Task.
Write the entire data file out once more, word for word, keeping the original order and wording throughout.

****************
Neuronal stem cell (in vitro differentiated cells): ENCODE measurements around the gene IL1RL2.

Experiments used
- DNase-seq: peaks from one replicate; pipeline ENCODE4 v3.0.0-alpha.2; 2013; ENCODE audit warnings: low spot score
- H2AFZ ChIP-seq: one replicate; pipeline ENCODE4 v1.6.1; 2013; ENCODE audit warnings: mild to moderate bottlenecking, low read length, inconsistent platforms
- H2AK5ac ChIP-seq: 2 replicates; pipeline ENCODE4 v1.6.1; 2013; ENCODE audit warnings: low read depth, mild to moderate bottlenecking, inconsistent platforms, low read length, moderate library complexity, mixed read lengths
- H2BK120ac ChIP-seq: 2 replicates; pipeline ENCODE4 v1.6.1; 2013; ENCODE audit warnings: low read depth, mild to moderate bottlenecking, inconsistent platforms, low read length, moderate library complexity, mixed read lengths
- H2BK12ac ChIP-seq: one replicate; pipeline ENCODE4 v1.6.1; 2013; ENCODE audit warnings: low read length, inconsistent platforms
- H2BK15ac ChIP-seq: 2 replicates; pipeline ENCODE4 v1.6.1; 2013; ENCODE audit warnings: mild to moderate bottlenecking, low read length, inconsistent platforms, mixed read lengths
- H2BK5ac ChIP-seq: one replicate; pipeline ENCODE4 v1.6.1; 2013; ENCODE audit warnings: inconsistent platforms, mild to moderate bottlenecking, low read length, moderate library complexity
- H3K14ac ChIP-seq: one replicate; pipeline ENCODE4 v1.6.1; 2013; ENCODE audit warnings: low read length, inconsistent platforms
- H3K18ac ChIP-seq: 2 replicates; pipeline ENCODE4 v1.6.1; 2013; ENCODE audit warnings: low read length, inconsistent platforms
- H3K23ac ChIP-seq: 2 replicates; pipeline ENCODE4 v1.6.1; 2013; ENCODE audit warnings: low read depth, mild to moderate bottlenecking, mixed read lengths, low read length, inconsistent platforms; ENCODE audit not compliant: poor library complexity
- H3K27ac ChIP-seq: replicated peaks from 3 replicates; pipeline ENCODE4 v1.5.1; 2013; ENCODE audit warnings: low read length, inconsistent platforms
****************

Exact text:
Neuronal stem cell (in vitro differentiated cells): ENCODE measurements around the gene IL1RL2.

Experiments used
- DNase-seq: peaks from one replicate; pipeline ENCODE4 v3.0.0-alpha.2; 2013; ENCODE audit warnings: low spot score
- H2AFZ ChIP-seq: one replicate; pipeline ENCODE4 v1.6.1; 2013; ENCODE audit warnings: mild to moderate bottlenecking, low read length, inconsistent platforms
- H2AK5ac ChIP-seq: 2 replicates; pipeline ENCODE4 v1.6.1; 2013; ENCODE audit warnings: low read depth, mild to moderate bottlenecking, inconsistent platforms, low read length, moderate library complexity, mixed read lengths
- H2BK120ac ChIP-seq: 2 replicates; pipeline ENCODE4 v1.6.1; 2013; ENCODE audit warnings: low read depth, mild to moderate bottlenecking, inconsistent platforms, low read length, moderate library complexity, mixed read lengths
- H2BK12ac ChIP-seq: one replicate; pipeline ENCODE4 v1.6.1; 2013; ENCODE audit warnings: low read length, inconsistent platforms
- H2BK15ac ChIP-seq: 2 replicates; pipeline ENCODE4 v1.6.1; 2013; ENCODE audit warnings: mild to moderate bottlenecking, low read length, inconsistent platforms, mixed read lengths
- H2BK5ac ChIP-seq: one replicate; pipeline ENCODE4 v1.6.1; 2013; ENCODE audit warnings: inconsistent platforms, mild to moderate bottlenecking, low read length, moderate library complexity
- H3K14ac ChIP-seq: one replicate; pipeline ENCODE4 v1.6.1; 2013; ENCODE audit warnings: low read length, inconsistent platforms
- H3K18ac ChIP-seq: 2 replicates; pipeline ENCODE4 v1.6.1; 2013; ENCODE audit warnings: low read length, inconsistent platforms
- H3K23ac ChIP-seq: 2 replicates; pipeline ENCODE4 v1.6.1; 2013; ENCODE audit warnings: low read depth, mild to moderate bottlenecking, mixed read lengths, low read length, inconsistent platforms; ENCODE audit not compliant: poor library complexity
- H3K27ac ChIP-seq: replicated peaks from 3 replicates; pipeline ENCODE4 v1.5.1; 2013; ENCODE audit warnings: low read length, inconsistent platforms